How much did you know about the 1953 movie? And how much did you know about Rome?
There (above) are the film’s two stars (Audrey Hepburn as a royal princess on the lam, and Gregory Peck as an American newsman) playing a hand of cards outside the latter character’s apartment, located perhaps in Rome’s colorful Trastevere district.
Below are the two stars riding a popular means of transportation at the time — a Vespa motor scooter — perhaps down the famed Via Venito, one of downtown Rome’s fashionable thoroughfares.
Ok, on the answers to our Roman Holiday Quiz.
1) Question: The success of Roman Holiday generated interest in a local means of transportation that until the movie came out was largely unknown in America. What was it? a) Commuter trains that ran on time; b) SUV’s; c) underground railroads; or d) motor scooters.
Answer: As indicated above, the answer is d). Partially spurred by the movie, Vespa motor scooters (and other makes ) did catch on in the U. S. for a time. Those were the days.
2) Question: At the time he made Roman Holiday, Peck considered himself movie’s real star, and adamantly refused Hepburn top billing. a) True; or b) False.
Answer: b) False. Peck had nearly 20 movies and four Oscar nominations under his belt when he teamed up with Hepburn, a big-screen newcomer at the time. The actor was smart (and magnanimous) enough to realize her potential and obvious talent, and insisted that her name should appear with his over the title — the classic Hollywood nod to stardom. He was right. She won an Oscar for Roman Holiday, he didn’t.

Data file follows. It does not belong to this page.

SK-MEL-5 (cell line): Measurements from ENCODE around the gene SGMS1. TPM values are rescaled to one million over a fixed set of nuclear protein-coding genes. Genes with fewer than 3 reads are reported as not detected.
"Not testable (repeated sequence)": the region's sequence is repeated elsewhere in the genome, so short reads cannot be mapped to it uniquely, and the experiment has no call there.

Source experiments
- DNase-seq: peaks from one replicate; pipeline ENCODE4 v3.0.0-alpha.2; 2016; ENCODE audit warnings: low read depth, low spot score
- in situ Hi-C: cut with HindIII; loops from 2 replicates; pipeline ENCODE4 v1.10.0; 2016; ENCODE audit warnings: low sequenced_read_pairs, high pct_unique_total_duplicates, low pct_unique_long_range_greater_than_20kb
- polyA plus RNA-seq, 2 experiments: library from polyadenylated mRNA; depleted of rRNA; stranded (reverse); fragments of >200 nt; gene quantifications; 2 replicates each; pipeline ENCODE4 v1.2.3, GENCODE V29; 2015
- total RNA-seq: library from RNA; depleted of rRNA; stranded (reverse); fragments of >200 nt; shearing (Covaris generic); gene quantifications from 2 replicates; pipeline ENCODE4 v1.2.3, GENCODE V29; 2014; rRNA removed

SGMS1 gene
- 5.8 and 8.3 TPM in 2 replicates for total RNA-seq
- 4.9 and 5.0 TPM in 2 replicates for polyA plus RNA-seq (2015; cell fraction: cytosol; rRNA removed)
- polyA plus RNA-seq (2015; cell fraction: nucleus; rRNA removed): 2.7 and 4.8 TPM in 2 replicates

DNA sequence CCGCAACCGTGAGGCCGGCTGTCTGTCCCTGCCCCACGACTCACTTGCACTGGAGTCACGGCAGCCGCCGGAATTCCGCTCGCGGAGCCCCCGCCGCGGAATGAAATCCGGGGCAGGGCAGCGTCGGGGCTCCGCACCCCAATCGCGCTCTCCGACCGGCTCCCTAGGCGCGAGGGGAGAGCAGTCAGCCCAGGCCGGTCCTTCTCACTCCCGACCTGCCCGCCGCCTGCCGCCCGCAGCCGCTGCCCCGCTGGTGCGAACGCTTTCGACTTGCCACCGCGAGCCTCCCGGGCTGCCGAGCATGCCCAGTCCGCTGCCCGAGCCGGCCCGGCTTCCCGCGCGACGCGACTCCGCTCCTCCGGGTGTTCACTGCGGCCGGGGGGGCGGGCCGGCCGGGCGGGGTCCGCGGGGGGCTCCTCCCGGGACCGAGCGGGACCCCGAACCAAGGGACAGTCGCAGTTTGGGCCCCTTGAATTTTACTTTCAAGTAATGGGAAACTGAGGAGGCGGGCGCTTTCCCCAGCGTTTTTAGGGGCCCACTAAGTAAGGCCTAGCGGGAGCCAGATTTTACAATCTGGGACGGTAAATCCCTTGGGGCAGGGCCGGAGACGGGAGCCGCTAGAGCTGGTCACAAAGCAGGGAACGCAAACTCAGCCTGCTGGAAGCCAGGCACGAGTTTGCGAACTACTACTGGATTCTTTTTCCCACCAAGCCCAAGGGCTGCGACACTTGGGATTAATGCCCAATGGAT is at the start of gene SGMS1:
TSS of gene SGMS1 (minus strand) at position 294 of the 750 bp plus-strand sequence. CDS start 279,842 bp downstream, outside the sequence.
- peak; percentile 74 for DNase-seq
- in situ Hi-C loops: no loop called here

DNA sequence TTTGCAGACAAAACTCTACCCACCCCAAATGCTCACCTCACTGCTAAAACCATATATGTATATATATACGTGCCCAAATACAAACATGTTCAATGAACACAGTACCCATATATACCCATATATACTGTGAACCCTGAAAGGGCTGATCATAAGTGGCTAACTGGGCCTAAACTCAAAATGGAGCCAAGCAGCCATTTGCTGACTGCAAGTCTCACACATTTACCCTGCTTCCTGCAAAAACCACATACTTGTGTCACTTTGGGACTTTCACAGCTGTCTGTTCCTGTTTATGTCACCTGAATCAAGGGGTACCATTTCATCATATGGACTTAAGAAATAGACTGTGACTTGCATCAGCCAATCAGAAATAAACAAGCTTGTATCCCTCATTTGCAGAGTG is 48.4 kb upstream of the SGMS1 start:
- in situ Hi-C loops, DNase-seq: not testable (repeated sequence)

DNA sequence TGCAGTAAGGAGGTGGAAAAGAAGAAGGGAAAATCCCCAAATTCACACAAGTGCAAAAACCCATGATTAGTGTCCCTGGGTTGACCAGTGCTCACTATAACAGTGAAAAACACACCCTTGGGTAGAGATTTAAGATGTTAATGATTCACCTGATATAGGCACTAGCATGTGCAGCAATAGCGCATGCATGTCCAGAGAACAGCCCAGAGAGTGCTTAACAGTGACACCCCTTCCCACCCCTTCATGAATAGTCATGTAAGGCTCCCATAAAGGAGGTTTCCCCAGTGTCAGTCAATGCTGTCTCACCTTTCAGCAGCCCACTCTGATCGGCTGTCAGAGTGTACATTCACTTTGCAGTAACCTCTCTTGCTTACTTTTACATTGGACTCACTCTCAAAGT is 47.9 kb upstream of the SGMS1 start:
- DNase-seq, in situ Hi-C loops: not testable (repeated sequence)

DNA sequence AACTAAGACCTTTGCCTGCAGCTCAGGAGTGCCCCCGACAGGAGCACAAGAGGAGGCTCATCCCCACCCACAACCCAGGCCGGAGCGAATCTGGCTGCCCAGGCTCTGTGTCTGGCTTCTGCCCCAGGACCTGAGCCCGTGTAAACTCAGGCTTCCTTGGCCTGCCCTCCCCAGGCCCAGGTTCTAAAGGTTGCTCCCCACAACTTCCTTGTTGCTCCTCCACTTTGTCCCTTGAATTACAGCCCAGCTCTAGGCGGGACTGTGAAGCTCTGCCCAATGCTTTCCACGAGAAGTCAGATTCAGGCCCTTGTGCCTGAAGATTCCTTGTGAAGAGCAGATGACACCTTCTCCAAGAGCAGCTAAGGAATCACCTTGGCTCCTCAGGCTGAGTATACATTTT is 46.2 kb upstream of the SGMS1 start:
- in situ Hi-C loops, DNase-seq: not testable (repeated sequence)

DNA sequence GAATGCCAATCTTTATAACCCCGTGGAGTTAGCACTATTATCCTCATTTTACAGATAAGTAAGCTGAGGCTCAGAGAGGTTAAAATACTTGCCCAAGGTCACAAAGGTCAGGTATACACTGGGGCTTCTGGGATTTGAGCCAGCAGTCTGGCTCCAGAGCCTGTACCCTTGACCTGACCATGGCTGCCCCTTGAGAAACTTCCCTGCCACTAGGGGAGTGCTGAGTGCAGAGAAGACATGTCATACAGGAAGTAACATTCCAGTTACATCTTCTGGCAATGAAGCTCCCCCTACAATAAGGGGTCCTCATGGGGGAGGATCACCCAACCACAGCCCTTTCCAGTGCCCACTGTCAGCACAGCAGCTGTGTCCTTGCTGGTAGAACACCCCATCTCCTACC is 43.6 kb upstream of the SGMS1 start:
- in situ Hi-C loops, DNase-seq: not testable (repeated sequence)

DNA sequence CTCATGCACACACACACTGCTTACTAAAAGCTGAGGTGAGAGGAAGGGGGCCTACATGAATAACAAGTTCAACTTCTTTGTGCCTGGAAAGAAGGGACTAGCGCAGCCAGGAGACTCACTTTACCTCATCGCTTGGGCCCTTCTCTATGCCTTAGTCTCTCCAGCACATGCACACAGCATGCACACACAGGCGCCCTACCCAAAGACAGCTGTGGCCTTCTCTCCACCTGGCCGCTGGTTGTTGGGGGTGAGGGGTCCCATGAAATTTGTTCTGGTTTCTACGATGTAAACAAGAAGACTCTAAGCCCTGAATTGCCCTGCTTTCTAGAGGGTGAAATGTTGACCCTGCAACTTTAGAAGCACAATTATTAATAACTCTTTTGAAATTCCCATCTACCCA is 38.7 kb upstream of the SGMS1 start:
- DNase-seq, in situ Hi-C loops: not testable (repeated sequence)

3) Question: The shooting of Roman Holiday on location set off a wave of Hollywood films being shot in Rome. What was to became the city’s informal name? a) Hollywood on the Tiber; b) Cinema at Cinecitta; c) Schlock City; or d) Holiday in Rome.
Answer: a) Hollywood on the Tiber.
4) Question: Hepburn has a memorable scene in front of “The Mouth of Truth”statue in Rome, which threatens to bite off her hand. Why would such a nice classical statue do such a thing? a) Myth has it that only a liar runs a risk; b) The myth is just that and there was no risk; c) There was a risk for only those guilty of over acting; or d) none of the above.
Answer: Roman Holiday suggests that (a) is the right answer. But hard-hearted us prefer (b) that no one’s hand is in danger at “The Mountain of Truth.” Nonetheless, the scene pictured above is one of Roman Holiday’s most entertaining and, as performed by Hepburn, the most touching.
5) Question: Roman Holiday anticipated Fellini by having Hepburn take a soak in the Fountain of Trevi. a) True; or b) False.
Answer: b) False. Hepburn’s princess doesn’t take a wade-through in the Fountain of Trevi — as does Anita Ekberg (pictured above) in Federico Fellini’s La Dolce Vita, made some seven years after Roman Holiday.
Here are a soggy Peck and Hepburn after a raucous barge brawl that sent them overboard into what we suspect is the Tiber River.
Final Words: Thanks to regular reader Dan for correcting our math in yesterday’s blog. Roman Holiday is nearly 70 years old, not 60. Yikes, how time flies.